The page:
Facility-Based Respite Care
Respite care supports family unity and reduces the need for out-of-home placement. Respite care offers a period of care for the individual during which families can rejuvenate, relax and attend to other needs. GRC offers respite services on campus, as space and resources allow.
Daily Supported Commmunity Living (SCL)
SCL services are offered through the HCBS waiver program. The focus of GRC's services is to offer a short term transition from facility-based services to community-based living for people who have experienced prior challengesin this setting. SCL services focus on gaining community living and independence skills while building relationships with community-based providers in an effort to facilitiate a transition to the community of the individual's choice.
ELIGIBILITY & FUNDING:
Consultations may be provided to those in need, as resources are available and as the expertise available among professionals employed at GRC is able to meet the individuuals needs. A variety of funding strategies are used related to these services.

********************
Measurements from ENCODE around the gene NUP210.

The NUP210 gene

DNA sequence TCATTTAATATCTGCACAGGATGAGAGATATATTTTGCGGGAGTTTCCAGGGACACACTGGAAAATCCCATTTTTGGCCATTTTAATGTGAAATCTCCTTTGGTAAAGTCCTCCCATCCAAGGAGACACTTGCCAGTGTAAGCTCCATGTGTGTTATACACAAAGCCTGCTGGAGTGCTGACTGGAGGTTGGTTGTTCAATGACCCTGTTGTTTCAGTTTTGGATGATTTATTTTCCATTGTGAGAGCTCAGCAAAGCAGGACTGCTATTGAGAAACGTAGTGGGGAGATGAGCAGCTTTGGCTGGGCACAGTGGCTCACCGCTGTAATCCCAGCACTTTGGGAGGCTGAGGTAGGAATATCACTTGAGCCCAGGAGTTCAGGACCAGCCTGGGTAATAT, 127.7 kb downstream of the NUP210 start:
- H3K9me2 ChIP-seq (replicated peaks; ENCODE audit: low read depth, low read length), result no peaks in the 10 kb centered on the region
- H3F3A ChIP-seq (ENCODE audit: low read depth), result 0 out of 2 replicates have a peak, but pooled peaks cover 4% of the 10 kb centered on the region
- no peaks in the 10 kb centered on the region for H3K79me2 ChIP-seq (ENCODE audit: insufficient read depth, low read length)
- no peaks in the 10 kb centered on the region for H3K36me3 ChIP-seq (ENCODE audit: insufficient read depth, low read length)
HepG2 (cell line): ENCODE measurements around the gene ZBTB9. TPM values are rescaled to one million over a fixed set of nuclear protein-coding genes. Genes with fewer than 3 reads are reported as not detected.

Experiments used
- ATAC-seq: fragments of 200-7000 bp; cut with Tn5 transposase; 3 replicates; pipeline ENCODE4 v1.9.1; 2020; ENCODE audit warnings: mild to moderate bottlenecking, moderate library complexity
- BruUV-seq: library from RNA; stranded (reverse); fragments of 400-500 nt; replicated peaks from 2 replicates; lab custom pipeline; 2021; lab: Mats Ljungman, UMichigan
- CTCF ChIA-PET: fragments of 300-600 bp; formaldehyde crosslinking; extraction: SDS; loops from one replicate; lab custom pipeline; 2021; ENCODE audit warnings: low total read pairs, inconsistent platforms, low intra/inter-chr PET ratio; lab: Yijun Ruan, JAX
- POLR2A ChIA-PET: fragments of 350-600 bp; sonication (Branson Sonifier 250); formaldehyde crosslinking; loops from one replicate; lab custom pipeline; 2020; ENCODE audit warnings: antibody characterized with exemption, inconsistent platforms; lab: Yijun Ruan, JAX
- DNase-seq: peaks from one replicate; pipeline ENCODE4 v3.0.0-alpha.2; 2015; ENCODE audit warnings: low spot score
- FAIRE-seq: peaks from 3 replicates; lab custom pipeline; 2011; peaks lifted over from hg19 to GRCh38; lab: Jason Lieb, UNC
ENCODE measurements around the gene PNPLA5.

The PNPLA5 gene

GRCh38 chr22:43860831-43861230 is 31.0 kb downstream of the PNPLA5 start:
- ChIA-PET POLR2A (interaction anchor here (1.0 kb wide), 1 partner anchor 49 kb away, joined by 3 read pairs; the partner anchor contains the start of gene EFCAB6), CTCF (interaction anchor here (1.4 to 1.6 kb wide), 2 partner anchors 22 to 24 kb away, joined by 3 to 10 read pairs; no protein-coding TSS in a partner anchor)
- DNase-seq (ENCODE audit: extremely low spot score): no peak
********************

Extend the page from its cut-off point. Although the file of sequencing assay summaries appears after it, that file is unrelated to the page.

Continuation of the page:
Time-limited Assessments are available, as GRC's resources allow, for individuals who have specific assessment needs that can be met within the parameters of the TLA process and who meet funding requirements. Services are funded as a part of ICF/ID services through Medicaid and/or county funding.
Respite care and Supported Community Living services are offered through the Home and Community-Based (HCBS) Waiver programs. GRC may provide services and access funding for those approved for HCBS Waiver eligibility in the following areas:
- Intellectual Disability Waiver
- Children's Mental Health Waiver
Please contact GRC for more information regarding program eligibility and funding; we will be happy to assist with identifying resources and services that may be available.
The Glenwood Resource Center campus is located in Glenwood, Iowa and serves people mainly from a 52-county catchment area within the state.
Residential services (ICF/ID)are provided on the campus for approximately 261 people diagnosed with intellectual disability.
HCBS Waiver services are currently provided to 29 people in their homes IN THE Glenwood Community.